She had been a fairly reserved woman before the surgery, who would occasionally be annoyed or preoccupied by small things like dust or untidiness; her husband said she was sometimes "obsessive" about jobs that needed to be done around the house. But now, after the surgery, Salimah seemed unperturbed by such domestic matters. She had become, in the idiosyncratic words of her husband (English was not their first language), "a happy cat." She was, he declared, "a joyologist."
Salimah's new cheerfulness was apparent at work. She had worked in the same laboratory for fifteen years and had always been admired for her intelligence and dedication. But now, while losing none of this professional competence, she seemed a much warmer person, keenly sympathetic and interested in the lives and feelings of her co-workers. Where before, in a colleague's words, she had been "much more into herself," she now became the confidante and social center of the entire lab.
At home, too, she shed some of her Marie Curie-like, work-oriented personality. She permitted herself time off from her thinking, her equations, and became more interested in going to movies or parties, living it up a bit. And a new love, a new passion, entered her life. She had been "vaguely musical," in her own words, as a girl, had played the piano a little, but music had never played any great part in her life. Now it was different. She longed to hear music, to go to concerts, to listen to classical music on the radio or on CDs. She could be moved to rapture or tears by music which had carried "no special feeling" for her before. She became "addicted" to her car radio, which she would listen to while driving to work. A colleague who happened to pass her on the road to the lab said that the music on her radio was "incredibly loud"—he could hear it a quarter of a mile away. Salimah, in her convertible, was "entertaining the whole freeway."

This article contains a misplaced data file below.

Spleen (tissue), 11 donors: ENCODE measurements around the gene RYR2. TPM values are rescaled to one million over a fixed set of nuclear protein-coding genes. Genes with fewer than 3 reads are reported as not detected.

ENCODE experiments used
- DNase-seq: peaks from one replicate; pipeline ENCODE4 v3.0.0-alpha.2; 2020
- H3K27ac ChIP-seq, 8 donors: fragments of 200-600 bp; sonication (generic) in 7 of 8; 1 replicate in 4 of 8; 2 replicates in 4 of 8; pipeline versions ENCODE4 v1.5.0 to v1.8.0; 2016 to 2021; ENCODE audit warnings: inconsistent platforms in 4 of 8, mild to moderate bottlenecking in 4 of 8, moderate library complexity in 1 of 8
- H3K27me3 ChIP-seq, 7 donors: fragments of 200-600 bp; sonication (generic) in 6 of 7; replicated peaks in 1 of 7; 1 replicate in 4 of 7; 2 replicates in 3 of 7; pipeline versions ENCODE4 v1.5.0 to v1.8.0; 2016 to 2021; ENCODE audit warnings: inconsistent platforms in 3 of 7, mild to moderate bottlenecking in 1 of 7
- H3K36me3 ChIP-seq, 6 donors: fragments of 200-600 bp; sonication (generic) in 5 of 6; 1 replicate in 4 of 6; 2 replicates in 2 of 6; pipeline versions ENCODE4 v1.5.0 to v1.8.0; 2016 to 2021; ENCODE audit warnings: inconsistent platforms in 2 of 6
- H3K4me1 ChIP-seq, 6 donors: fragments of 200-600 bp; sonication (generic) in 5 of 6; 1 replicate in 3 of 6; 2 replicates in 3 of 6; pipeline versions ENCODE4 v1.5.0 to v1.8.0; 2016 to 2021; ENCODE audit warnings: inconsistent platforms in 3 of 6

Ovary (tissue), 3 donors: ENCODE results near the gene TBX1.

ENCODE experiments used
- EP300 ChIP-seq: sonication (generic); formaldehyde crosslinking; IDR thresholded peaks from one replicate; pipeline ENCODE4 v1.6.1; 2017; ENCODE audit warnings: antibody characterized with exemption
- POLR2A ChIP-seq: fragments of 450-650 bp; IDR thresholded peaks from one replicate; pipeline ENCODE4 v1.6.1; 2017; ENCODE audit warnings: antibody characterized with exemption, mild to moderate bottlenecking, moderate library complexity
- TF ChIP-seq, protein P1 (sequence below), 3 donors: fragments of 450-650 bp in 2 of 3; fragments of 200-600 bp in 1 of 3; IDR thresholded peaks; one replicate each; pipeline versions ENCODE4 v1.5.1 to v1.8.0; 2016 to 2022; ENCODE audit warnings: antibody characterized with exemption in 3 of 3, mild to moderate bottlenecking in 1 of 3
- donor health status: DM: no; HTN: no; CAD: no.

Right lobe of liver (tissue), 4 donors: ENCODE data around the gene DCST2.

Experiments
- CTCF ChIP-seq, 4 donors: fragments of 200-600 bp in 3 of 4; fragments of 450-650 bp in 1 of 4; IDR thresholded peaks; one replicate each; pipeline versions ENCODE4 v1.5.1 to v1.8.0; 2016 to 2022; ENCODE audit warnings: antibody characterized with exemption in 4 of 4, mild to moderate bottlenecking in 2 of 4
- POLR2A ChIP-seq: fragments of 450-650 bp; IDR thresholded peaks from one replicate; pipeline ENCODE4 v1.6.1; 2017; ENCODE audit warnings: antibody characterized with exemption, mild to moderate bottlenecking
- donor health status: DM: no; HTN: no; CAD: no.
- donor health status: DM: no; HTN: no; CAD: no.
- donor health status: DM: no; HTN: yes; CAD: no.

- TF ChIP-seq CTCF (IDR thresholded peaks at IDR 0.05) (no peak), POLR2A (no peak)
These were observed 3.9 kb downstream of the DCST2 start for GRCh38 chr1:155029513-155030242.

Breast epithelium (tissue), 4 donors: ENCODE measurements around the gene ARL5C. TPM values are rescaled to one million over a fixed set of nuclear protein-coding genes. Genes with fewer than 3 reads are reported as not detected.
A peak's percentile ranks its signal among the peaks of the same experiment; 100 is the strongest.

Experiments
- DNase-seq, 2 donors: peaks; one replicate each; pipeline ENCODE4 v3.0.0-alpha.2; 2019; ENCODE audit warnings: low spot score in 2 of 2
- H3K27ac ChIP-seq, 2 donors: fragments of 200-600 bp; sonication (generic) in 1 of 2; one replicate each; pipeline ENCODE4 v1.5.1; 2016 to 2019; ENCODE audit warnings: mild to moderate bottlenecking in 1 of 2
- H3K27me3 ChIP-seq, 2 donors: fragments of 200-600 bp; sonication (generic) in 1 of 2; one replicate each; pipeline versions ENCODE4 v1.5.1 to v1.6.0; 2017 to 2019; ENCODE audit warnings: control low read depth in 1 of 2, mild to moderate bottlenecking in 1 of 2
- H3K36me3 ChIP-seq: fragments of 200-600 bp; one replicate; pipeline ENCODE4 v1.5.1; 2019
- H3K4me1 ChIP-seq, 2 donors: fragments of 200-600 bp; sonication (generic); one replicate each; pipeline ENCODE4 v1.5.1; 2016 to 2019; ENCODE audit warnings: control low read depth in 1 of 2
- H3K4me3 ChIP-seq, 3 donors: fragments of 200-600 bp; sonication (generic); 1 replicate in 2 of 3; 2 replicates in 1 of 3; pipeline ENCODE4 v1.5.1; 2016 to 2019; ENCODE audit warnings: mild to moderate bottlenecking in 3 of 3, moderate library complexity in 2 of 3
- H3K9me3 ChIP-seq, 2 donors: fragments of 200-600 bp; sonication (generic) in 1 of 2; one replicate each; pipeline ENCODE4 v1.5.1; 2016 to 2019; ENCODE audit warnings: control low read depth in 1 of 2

Like Tony Cicoria, Salimah showed a drastic transformation from being only vaguely interested in music to being passionately excited by music and in continual need of it. And with both of them, there were other, more general changes, too—a surge of emotionality, as if emotions of every sort were being stimulated or released. In Salimah's words, "What happened after the surgery—I felt reborn. That changed my outlook on life and made me appreciate every minute of it."
From the Hardcover edition.